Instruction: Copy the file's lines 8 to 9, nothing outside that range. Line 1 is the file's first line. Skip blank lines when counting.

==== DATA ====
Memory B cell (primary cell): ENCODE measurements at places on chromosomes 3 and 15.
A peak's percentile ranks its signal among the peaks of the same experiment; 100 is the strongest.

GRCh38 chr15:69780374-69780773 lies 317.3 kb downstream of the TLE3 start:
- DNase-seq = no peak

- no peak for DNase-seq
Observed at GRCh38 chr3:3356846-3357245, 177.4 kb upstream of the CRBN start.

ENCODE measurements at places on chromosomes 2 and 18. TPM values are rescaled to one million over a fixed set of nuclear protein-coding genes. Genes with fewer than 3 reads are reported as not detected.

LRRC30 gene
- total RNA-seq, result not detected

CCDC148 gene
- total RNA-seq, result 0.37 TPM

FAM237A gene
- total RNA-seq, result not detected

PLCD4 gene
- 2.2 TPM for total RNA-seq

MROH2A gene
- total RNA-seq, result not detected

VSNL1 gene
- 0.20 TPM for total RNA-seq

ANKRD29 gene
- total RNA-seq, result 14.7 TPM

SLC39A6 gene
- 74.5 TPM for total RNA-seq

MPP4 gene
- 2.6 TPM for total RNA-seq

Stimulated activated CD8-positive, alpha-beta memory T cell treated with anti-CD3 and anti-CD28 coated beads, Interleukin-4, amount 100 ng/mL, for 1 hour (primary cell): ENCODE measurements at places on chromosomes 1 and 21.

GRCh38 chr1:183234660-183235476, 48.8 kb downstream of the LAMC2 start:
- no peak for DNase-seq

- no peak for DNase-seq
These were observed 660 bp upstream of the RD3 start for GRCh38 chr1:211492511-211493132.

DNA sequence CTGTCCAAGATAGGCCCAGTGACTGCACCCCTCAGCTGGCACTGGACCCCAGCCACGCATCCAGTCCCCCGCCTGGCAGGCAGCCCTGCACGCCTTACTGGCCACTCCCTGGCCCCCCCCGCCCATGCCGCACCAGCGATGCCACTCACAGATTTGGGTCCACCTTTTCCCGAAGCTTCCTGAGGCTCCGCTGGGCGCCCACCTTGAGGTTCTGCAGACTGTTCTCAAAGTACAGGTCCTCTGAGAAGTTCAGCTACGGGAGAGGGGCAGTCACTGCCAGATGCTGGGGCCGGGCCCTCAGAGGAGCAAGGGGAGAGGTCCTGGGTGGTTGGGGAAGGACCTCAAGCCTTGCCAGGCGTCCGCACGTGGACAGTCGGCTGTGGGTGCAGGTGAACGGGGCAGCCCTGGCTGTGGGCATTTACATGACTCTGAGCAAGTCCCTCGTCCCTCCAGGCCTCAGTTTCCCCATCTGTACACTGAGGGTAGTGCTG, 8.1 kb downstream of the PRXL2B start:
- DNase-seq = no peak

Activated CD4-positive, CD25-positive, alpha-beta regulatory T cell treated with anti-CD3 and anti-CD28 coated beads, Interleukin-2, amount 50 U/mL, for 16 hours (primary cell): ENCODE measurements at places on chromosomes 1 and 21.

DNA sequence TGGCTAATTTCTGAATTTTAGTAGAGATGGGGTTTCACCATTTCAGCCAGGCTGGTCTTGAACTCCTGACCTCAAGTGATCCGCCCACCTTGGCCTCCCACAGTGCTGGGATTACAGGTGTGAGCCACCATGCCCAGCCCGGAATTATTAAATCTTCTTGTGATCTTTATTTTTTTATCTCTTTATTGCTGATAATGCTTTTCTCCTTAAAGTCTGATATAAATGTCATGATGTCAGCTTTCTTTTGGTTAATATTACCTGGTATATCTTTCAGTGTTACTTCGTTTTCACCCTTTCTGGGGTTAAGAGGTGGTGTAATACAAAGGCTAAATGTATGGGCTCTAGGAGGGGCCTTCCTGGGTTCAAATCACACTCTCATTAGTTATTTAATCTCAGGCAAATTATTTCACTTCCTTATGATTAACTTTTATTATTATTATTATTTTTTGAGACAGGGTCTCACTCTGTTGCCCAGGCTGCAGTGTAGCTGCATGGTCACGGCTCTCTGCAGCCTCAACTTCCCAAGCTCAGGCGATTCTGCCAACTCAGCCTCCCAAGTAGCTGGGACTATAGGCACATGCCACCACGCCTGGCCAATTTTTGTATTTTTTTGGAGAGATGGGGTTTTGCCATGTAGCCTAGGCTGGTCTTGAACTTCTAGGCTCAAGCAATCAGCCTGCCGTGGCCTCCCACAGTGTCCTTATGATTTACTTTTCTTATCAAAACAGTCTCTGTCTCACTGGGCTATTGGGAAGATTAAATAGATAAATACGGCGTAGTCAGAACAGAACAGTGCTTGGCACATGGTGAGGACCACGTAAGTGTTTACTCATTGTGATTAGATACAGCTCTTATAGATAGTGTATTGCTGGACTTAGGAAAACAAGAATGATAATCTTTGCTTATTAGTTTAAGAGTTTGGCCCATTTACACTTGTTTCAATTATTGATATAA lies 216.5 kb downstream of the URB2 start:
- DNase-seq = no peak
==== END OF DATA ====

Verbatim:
LRRC30 gene
- total RNA-seq, result not detected